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Hospital loyalty low among patients in central Indiana

September 29, 2012

Hoosiers in central Indiana express little loyalty toward hospitals when seeking care, a study from Regenstrief Institute Inc. suggests.

The analysis by the Indianapolis-based institute asserts that of all patients visiting a hospital twice in one year, roughly half went to two different hospital systems.

The results might seem eye-popping at first glance, but aren’t that surprising to Dr. Blaine Takesue, an institute researcher who led the study.

“You have people who have insurance who can go wherever they want to [for care],” he said. “With a [health maintenance organization], you have to go where they tell you, but there’s a lot of people who don’t [have to].”

Health care officials in the Indianapolis area say patient choice historically has been a higher priority for both employers and employees in Indiana than it has in many other states.

Yet more important, the high rate of patient crossover could help bolster the argument for health information exchanges, whose electronic capabilities allow physicians to share patient records more easily.

Takesue launched his study, just completed in September, about six months ago after he became curious about how many patients at his Indiana University Health-affiliated practice on the south side visited other facilities.

Using data from the Indiana Network for Patient Care (INPC), a database of patient records operated by Regenstrief, he and fellow researchers identified 860,000 patients who had lab tests performed during the first six months of 2010 at facilities within the city’s five major health systems.

The patients subsequently generated more than 1 million hospital visits during the 12 months following their initial visits, which Takesue and his team categorized as “in system” and “out of system.” The study found that at least 50 percent of patients visited two different hospital systems.

Regenstrief’s interest in the widespread patient mobility is to argue for the use of health information exchanges that allow hospitals to easily swap medical records, thereby avoiding redundant tests that drive up costs and sometimes put patients in more danger.

Area hospitals share patient records electronically through Regenstrief’s network. And doctors can receive lab reports and quality reports from services provided by the not-for-profit Indiana Health Information Exchange (IHIE).

Nationally, provisions of the 2009 federal stimulus promote the expansion of electronic health records by authorizing $38 billion in spending to help doctors and hospitals establish electronic medical record systems.

Hospitals adopting electronic records more than doubled from 2009 to 2011, to 35 percent, according to a survey by the American Hospital Association that the U.S. government reported in February.

At Franciscan St. Francis Health on the south side, Dr. David Mandelbaum has led its transition to electronic medical records since the system went live in February 2011.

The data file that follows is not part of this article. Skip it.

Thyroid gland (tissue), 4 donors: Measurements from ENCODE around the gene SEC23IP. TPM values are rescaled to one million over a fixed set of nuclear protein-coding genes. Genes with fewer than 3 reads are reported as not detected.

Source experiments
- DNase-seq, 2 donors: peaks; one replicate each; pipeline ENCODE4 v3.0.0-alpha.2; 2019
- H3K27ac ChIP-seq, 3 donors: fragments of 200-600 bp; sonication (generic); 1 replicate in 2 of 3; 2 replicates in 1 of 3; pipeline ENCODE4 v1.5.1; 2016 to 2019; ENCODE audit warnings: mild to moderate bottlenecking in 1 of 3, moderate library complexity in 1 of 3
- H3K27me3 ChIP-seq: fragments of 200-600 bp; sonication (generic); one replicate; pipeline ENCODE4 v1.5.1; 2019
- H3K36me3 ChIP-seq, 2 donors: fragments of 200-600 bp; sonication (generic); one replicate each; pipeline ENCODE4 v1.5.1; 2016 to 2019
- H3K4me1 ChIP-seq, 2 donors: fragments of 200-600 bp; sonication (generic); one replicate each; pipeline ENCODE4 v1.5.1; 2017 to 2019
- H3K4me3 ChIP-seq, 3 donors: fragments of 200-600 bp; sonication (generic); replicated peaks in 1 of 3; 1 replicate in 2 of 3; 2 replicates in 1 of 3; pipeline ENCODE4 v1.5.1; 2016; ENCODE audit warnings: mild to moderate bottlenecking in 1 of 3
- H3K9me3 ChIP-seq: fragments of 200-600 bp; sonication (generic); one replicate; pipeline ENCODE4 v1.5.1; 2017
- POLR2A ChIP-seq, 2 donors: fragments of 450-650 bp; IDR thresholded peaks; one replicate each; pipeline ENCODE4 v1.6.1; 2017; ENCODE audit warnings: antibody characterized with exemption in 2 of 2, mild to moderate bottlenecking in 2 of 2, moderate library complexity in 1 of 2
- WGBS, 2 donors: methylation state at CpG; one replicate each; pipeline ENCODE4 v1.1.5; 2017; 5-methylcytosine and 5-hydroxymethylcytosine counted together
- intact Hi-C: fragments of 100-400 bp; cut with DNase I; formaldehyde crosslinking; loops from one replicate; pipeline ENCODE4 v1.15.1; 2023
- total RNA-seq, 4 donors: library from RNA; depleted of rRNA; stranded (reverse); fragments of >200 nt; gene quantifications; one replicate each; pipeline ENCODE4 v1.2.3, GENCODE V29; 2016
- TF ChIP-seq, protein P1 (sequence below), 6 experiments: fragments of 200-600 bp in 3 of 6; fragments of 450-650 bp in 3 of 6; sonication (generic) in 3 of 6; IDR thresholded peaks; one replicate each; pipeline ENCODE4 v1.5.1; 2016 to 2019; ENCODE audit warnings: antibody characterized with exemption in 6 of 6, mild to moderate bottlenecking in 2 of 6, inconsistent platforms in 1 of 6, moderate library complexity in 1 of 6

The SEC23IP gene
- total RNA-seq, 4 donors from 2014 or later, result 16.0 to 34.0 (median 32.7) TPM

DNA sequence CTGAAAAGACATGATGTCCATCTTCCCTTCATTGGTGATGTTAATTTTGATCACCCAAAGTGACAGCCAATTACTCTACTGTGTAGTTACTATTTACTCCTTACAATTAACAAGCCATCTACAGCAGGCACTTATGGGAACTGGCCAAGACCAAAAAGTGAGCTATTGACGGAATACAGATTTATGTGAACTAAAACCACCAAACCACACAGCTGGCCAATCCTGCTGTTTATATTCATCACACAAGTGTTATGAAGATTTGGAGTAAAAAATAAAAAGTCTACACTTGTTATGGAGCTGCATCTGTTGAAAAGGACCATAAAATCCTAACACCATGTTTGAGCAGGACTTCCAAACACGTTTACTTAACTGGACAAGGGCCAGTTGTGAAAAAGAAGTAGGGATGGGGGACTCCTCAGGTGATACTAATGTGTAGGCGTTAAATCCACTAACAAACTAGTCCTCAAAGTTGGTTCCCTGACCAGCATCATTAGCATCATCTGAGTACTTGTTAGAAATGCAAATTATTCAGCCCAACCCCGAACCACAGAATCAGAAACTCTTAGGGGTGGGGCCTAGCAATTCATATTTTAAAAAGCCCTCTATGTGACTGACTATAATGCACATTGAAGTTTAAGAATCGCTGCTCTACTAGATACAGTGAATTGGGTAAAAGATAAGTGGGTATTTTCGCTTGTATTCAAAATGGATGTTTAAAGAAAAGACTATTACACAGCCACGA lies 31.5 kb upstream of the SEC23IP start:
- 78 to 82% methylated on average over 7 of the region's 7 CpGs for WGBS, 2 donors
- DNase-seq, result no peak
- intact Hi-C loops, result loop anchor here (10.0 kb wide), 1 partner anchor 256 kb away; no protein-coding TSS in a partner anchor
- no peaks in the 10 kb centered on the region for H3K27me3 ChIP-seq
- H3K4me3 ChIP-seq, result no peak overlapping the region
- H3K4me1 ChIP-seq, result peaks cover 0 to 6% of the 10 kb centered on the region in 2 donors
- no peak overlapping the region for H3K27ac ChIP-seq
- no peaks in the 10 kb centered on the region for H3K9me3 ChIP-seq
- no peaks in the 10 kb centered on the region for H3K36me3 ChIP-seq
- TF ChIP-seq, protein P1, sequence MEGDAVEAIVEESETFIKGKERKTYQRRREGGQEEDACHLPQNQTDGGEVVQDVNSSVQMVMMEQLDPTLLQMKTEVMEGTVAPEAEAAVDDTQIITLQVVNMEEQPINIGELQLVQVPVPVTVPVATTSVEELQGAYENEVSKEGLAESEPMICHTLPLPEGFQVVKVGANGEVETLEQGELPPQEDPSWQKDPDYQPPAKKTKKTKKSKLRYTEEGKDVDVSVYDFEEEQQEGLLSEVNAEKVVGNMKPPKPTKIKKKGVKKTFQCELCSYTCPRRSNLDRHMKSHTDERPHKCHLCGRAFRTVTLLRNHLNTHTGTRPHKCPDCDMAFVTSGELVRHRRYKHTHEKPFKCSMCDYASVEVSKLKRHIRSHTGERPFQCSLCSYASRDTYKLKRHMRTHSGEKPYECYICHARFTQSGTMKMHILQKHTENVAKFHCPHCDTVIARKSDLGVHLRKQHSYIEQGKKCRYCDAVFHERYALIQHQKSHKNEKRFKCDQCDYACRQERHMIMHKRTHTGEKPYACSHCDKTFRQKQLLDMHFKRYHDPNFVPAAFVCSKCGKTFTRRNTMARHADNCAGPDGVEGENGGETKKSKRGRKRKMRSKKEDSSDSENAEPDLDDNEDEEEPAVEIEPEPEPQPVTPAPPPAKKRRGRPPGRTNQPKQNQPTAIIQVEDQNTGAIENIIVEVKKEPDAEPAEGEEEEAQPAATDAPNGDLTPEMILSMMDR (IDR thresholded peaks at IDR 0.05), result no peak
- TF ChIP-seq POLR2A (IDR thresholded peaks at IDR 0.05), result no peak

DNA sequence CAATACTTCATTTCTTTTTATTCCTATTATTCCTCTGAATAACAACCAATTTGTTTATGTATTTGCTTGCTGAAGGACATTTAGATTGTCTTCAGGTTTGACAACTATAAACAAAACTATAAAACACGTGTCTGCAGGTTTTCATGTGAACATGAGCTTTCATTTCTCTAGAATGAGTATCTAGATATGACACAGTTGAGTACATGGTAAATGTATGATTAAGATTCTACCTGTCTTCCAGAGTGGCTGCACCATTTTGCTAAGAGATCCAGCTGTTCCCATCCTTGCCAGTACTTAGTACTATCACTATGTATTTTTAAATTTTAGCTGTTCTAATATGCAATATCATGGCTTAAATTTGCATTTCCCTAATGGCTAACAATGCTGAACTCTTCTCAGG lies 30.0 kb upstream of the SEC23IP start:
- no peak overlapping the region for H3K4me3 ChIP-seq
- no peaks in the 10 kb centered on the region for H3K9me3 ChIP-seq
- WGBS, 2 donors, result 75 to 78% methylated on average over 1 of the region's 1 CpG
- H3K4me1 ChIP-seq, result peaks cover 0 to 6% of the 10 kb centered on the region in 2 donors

The learning curve has been pretty steep for much of the hospital’s staff, but most realize the benefits, said Mandelbaum, who spent 23 years as a general surgeon.

“I can’t tell you how many times I saw a patient sent to me by a referring physician who said, ‘Gosh, I’m here to see you about abdominal pain and, oh, I had a CAT scan at one hospital and an ultrasound at another hospital,’” Mandelbaum said. “If we didn’t have those records prior to their arrival, good luck in getting them in the allotted time.”

But the Regenstrief data from Takesue’s study also show that hospitals have their work cut out for them under the new concept of accountable care organizations.

So-called ACOs derived from the Patient Protection & Affordable Care Act require hospitals to manage the health—in and out of the hospital—of a specific group of patients. And it’s much more difficult to do that if those patients are frequently going somewhere else for care.

Each ACO must take responsibility for managing the health of at least 5,000 Medicare patients. In one estimate, the federal government expects the program to save it $940 million over four years—although others say the savings could be a lot less.

Managing patient care would be much easier if every hospital used the same electronic medical record system, but that is unlikely, said Dr. John Fitzgerald, CEO of IU Health Physicians, a joint venture of the IU Health hospital system and the IU School of Medicine.

IU Health uses eClinicalWorks while St. Francis prefers Epic Systems, for instance. Still, with the help of IHIE and Regenstrief’s INPC, Indiana is still considered a “top model” for the implementation of electronic medical records, Fitzgerald said.

“It is really to the patient’s benefit and for their quality of care to reduce duplicate testing and the cost of care,” he said.

Meanwhile, Takesue said local hospitals are beginning to take steps to retain more patients.

“Every hospital is trying to capture as much of the market as they can,” he said. “That’s why you see IU Health building west and north, to build facilities where patients are.”

The Regenstrief study is just the fourth in the United States to examine the extent of patient crossover between health care organizations, Takesue said. However, the previous three are not as broad. One conducted in Atlanta, for example, restricted its research to neurosurgical patients.

Takesue, also an assistant professor of clinical medicine at the IU School of Medicine, hopes to have the results of his study published in a medical journal.•

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